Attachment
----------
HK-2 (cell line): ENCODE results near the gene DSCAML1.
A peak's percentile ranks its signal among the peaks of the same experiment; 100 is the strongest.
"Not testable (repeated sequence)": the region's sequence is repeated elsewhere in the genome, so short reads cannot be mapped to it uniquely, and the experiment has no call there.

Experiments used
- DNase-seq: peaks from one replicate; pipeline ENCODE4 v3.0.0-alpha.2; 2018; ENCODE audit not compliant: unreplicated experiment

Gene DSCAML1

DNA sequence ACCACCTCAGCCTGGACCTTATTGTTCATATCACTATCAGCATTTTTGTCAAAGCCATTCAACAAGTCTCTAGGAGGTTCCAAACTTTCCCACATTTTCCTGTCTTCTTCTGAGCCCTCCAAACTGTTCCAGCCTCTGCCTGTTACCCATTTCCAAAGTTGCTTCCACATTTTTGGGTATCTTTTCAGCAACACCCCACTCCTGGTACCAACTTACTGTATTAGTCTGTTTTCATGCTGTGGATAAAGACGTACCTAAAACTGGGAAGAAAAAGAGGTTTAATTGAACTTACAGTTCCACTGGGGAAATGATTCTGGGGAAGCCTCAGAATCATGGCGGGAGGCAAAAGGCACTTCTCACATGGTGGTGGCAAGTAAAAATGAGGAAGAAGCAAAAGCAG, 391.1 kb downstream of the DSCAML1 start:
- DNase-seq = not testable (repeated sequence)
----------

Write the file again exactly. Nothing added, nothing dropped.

HK-2 (cell line): ENCODE results near the gene DSCAML1.
A peak's percentile ranks its signal among the peaks of the same experiment; 100 is the strongest.
"Not testable (repeated sequence)": the region's sequence is repeated elsewhere in the genome, so short reads cannot be mapped to it uniquely, and the experiment has no call there.

Experiments used
- DNase-seq: peaks from one replicate; pipeline ENCODE4 v3.0.0-alpha.2; 2018; ENCODE audit not compliant: unreplicated experiment

Gene DSCAML1

DNA sequence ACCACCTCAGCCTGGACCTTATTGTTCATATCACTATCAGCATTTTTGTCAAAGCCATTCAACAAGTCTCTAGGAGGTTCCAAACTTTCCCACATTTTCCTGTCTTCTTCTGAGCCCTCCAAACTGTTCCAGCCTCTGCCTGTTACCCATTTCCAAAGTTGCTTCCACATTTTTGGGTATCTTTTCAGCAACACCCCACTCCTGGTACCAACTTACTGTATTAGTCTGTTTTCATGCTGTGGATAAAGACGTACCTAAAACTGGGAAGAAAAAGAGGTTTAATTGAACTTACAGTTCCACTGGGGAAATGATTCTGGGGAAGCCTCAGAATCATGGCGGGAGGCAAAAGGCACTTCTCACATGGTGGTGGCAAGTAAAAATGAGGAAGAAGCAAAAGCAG, 391.1 kb downstream of the DSCAML1 start:
- DNase-seq = not testable (repeated sequence)